A second function that a motor control system desirably performs is that of preventing restart for a period after deenergization to allow, for instance, a time for the motor driven compressor system to equalize pressure, or to allow time for an overheated motor to cool to a safe temperature. Electromechanical timers have been used to provide this function as have temperature responsive elements or switches that are thermally coupled to the motor.

The conventional system using a single PTCR in series with a motor start winding to accomplish the start function, has the shortcoming of a non-definitive restart function such that a premature attempt to restart the motor has the effect of providing an abnormally short start period that in turn may result in improper or sluggish starting. Furthermore, in many motor start systems it is desirable to keep both the start and main windings disconnected from the line during the restart delay period, which the single PTCR system cannot do without the addition of more components and additional circuit complexity.

It is therefore an object of this invention to provide a simple low-cost motor control system.

It is a further object of this invention to provide a motor control system capable of disconnecting both start and main motor windings from the power line during a predetermined non-restart period.

It is a further object of this invention to provide a motor control system having a definitive restart characteristic.

It is a further object of this invention to employ in a motor control system a package of PTCRs whose thermal characteristics determine the motor start period and the delay to restart period.

SUMMARY OF THE INVENTION

An a.c. motor control system capable of being connected to an electrical power source has a first PTCR having a lower anomaly temperature than a second PTCR, their being thermally interconnected. The second PTCR is electrically connected in series with the motor start winding. The first PTCR is connected to the input of a switching control means, that may be a solenoidal relay having hysteresis, such that activation of the switches may not be initiated when the first PTCR is in the high impedance state, and such that the two motor winding circuits are connected to a power source only when the first PTCR is initially in a low impedance state, and so that the motor winding circuits are held closed when the first PTCR is heated above its anomaly temperature to a high impedance state by thermal energy from the second PTCR. A dual PTCR package is also described having said first and second PTCRs incorporated therein with thermal coupling therebetween, and having stronger thermal coupling to the environment by the second PTCR than by the first PTCR.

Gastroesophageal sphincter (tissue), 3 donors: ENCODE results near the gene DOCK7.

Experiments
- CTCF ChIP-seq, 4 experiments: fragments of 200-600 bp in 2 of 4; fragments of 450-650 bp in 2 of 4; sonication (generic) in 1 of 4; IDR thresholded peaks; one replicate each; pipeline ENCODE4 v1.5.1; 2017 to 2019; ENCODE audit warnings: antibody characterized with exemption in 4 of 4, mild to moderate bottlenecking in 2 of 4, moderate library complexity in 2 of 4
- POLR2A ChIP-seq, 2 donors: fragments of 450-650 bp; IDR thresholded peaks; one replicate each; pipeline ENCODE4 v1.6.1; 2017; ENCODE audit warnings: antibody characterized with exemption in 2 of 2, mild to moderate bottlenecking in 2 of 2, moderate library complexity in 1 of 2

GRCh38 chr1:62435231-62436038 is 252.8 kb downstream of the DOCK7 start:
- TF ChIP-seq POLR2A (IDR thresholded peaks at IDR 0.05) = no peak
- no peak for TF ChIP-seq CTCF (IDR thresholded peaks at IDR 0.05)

BRIEF DESCRIPTION OF THE DRAWINGS

FIG. 1 shows a schematic diagram of a motor start and run system employing a relay and representing the first preferred embodiment of this invention.

FIG. 2 shows a graph of two characteristic volt-amp curves of a PTCR and their necessary relationship to a load line, according to the principles of the present invention.

FIG. 3 shows a schematic diagram of a motor start and run system employing a relay and representing the second preferred embodiment of this invention.

FIG. 4 shows in cross section a PTCR package having a selective heat removal means.

FIG. 5 shows in cross section a second package having a selective heat removal means.

DESCRIPTION OF THE PREFERRED EMBODIMENTS

FIG. 1 shows a diagram of a first preferred embodiment of the motor start and run system of this invention. A first PTCR 10 is shown having a thermal connection 11 with a second PTCR 12. The first PTCR 10 has a lower anomaly temperature than the second PTCR 12. It is well known to make PTCR bodies having different anomaly temperatures, as shown in the "Effect of Heat-Treatment On the PTCR Anomaly in Semiconducting Barium Titante", by M. Kahn; pages 676-680, American Ceramic Society Bulletin Vol. 50, No. 8, August 1971. Winding 20 is the start winding of a split phase a.c. motor having a main or run winding 22. The start winding 20 is connected in series with the second PTCR 12. An electromechanical relay has a coil 30 connected in series with the first PTCR 10. When an a.c. power source (not shown) is connected to terminals 1 and 2, and when a manual switch 50 is closed, power is applied to the relay coil 30 and the series connected PTCR 10. Since at start, the PTCR 10 is at or near room temperature, it is in its low impedance state and an initial current flows in the relay coil 30 causing switches 31 and 32 to close. A mechanical connection 33 represents a part of the magnetically activated moving member of the relay linking the coil 30 and the switches 31 and 32. This initial current is predominately limited by the resistance of the relay coil 30 and is low enough, that accounting for the thermal properties of PTCR 10 and particularly its thermal coupling with the environment, the initial starting current is not large enough to cause the PTCR 10 to reach its anomaly temperature and its high resistance state during this period when the motor is starting. Thus PTCR 10 cannot self heat.